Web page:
The participants in the talks between six countries on coming out of the crisis over the North Korean nuclear program have agreed to continue the search for ways of settling the problem through dialog. A three-day meeting between high-ranking diplomats of North and South Korea, Russia, the USA, China and Japan ended in Beijing today.
According to reports from the Chinese capital, the sides decided to meet again within the next two months, although they did not fix the specific date and place of the new meeting.
There was no final document signed.
According to the report of the Kyodo Tsushin news agency, the South Korean delegation head, Lee Soo-hyuck, told the press that the participant in the talks "agreed to avoid actions that could complicate the situation".
At the same time, the Pyongyang-based Central Telegraph Agency of Korea reports, if the USA does not abandon its hostile approach to North Korea, it will thereby jeopardize prospects for future talks.
According to the South Korean news agency Renhap, in Beijing the North Korean delegation proposed the principle of "simultaneous measures" to be taken by both Pyongyang and Washington to come out of the current crisis. North Korea agrees to freeze the nuclear program on condition that the USA stops seeing this country as its enemy. Then, Pyongyang agrees to conducting inspections at its nuclear objects if the Americans resume the supplies of fuel oil for thermal electric power stations in the north of the Korean peninsula. North Korea may abandon its nuclear program if the USA supplies it with reactors for a new nuclear plant promised by the latter under the 1994 agreement.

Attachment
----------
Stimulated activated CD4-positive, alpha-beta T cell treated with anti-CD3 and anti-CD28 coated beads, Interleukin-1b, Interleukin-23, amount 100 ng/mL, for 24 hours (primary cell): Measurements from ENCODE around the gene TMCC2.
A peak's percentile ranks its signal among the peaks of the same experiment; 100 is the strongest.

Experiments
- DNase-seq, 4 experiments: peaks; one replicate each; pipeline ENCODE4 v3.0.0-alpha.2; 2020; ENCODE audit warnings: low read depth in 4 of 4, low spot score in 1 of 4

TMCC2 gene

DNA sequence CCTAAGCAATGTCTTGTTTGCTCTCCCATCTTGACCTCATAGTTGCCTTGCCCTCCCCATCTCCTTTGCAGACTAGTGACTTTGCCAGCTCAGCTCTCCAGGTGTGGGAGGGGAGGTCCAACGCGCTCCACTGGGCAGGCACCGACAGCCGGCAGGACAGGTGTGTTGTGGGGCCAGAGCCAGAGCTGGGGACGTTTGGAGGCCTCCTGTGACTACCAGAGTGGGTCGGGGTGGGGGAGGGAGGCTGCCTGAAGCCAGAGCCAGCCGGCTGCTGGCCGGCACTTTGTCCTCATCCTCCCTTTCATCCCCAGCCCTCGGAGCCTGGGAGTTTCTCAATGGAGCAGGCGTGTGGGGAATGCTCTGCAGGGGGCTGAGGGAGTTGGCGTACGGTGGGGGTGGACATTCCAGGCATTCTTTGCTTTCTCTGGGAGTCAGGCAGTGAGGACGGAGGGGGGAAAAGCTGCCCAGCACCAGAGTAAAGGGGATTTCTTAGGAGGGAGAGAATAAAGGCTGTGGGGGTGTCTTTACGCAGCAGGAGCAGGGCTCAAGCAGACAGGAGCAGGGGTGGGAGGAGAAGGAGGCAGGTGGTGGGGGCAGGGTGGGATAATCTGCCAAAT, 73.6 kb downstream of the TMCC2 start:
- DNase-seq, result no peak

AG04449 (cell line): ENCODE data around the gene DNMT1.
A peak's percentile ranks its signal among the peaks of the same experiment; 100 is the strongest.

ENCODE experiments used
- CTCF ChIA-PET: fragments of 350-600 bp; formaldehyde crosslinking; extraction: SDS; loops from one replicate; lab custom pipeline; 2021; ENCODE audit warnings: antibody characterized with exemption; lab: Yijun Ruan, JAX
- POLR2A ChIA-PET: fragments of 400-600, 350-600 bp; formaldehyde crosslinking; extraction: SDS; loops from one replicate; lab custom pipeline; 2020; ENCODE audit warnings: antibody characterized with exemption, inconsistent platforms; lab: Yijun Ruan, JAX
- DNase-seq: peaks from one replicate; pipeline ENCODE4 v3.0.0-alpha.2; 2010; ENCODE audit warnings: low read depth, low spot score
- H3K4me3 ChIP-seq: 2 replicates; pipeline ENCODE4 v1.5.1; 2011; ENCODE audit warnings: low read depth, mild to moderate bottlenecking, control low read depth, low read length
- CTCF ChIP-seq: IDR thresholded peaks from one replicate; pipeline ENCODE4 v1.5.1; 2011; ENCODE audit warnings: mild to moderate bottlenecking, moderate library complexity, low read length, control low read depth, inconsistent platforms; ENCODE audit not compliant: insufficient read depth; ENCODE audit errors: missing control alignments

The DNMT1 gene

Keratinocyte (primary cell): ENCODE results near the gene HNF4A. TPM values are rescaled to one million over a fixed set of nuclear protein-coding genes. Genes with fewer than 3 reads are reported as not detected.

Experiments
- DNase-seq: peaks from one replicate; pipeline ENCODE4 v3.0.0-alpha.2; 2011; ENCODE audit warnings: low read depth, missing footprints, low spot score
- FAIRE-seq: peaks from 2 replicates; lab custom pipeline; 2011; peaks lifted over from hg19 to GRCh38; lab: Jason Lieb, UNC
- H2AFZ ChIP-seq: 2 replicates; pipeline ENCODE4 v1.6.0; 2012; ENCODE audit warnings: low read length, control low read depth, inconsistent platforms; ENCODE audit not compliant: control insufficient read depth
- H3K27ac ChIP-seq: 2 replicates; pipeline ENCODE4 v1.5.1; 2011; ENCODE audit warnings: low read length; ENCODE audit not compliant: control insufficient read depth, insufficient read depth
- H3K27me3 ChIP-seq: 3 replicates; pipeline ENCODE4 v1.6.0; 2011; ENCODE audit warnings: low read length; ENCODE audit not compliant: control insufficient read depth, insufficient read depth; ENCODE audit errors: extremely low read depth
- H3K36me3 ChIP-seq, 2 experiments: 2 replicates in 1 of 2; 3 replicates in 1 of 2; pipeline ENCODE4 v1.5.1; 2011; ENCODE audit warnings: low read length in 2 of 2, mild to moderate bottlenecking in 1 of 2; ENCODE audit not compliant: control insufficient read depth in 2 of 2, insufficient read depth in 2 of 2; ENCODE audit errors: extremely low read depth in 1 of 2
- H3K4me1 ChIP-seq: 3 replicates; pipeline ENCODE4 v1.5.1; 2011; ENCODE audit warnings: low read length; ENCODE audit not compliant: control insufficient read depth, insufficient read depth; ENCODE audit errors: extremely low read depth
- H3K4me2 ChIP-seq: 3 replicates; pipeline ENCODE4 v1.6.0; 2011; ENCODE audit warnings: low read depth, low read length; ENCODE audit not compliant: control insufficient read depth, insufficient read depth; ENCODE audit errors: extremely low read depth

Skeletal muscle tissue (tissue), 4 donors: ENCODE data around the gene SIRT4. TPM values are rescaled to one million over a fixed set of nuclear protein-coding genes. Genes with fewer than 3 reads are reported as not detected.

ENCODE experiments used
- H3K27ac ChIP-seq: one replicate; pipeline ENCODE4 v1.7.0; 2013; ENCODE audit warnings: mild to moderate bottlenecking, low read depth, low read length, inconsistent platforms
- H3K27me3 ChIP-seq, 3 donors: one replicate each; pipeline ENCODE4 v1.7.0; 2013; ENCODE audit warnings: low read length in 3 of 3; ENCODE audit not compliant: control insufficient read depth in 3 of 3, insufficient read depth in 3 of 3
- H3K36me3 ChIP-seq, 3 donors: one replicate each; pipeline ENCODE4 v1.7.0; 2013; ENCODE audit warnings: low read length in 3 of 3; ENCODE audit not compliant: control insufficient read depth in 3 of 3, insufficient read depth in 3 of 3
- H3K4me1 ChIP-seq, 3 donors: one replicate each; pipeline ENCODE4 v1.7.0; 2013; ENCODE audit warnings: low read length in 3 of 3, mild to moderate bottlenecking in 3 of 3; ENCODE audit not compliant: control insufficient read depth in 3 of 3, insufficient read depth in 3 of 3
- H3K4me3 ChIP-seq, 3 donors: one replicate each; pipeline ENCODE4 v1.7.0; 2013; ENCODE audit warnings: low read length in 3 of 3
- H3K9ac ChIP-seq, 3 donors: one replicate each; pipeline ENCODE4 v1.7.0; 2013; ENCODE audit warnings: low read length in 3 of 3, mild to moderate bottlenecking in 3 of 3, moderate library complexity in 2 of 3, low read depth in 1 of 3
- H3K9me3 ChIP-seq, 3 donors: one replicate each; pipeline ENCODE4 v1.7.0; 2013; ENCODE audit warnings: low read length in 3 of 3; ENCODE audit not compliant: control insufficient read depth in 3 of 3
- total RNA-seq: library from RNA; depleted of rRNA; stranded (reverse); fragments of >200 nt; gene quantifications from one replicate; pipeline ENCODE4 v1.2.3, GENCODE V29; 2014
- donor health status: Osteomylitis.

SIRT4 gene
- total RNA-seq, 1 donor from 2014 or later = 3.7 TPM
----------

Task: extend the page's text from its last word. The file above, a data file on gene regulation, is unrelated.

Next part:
The failure to meet the deadlines for the construction of the nuclear power station served as a pretext for the resumption of Pyongyang's nuclear program late in 2002. The situation was aggravated by the fact that the USA referred to North Korea as "the axis of evil".
Washington refused to conduct bilateral dialog with North Korea. In connection with this, a need has arisen to hold multilateral talks. However, as the Pyongyang press noted earlier, North Korea is afraid that Washington may use them to intensify international pressure on it and, in the long run, unleash a war, as was the case in Iraq.